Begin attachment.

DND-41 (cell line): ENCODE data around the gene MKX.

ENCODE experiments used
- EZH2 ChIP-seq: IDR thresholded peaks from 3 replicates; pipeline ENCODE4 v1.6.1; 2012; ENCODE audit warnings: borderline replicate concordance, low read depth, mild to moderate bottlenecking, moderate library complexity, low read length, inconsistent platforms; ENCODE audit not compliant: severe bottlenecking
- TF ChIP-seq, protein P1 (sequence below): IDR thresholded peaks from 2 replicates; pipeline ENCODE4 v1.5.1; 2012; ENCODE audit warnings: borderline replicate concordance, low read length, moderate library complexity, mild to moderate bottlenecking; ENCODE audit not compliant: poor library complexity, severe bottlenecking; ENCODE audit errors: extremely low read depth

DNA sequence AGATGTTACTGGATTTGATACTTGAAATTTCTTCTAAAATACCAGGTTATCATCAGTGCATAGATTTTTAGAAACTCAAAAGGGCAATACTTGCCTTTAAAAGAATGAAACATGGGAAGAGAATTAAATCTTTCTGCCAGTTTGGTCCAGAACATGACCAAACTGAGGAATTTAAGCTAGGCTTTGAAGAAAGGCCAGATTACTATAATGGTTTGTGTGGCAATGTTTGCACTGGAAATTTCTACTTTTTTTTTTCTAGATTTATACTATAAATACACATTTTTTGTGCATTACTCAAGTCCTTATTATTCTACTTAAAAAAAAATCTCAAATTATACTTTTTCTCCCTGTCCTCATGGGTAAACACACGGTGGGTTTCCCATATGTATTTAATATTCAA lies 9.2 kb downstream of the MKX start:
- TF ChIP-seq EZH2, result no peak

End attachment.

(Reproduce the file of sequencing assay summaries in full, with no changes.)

DND-41 (cell line): ENCODE data around the gene MKX.

ENCODE experiments used
- EZH2 ChIP-seq: IDR thresholded peaks from 3 replicates; pipeline ENCODE4 v1.6.1; 2012; ENCODE audit warnings: borderline replicate concordance, low read depth, mild to moderate bottlenecking, moderate library complexity, low read length, inconsistent platforms; ENCODE audit not compliant: severe bottlenecking
- TF ChIP-seq, protein P1 (sequence below): IDR thresholded peaks from 2 replicates; pipeline ENCODE4 v1.5.1; 2012; ENCODE audit warnings: borderline replicate concordance, low read length, moderate library complexity, mild to moderate bottlenecking; ENCODE audit not compliant: poor library complexity, severe bottlenecking; ENCODE audit errors: extremely low read depth

DNA sequence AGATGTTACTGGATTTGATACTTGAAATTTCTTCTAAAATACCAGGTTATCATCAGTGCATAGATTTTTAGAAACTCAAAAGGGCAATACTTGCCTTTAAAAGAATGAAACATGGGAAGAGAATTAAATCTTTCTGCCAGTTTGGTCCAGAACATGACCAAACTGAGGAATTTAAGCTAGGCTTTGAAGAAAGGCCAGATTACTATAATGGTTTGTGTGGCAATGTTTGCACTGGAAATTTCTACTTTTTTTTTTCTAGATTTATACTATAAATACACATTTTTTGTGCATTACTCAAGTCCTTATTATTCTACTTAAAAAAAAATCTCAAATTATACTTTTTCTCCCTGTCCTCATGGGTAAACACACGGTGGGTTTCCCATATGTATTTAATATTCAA lies 9.2 kb downstream of the MKX start:
- TF ChIP-seq EZH2, result no peak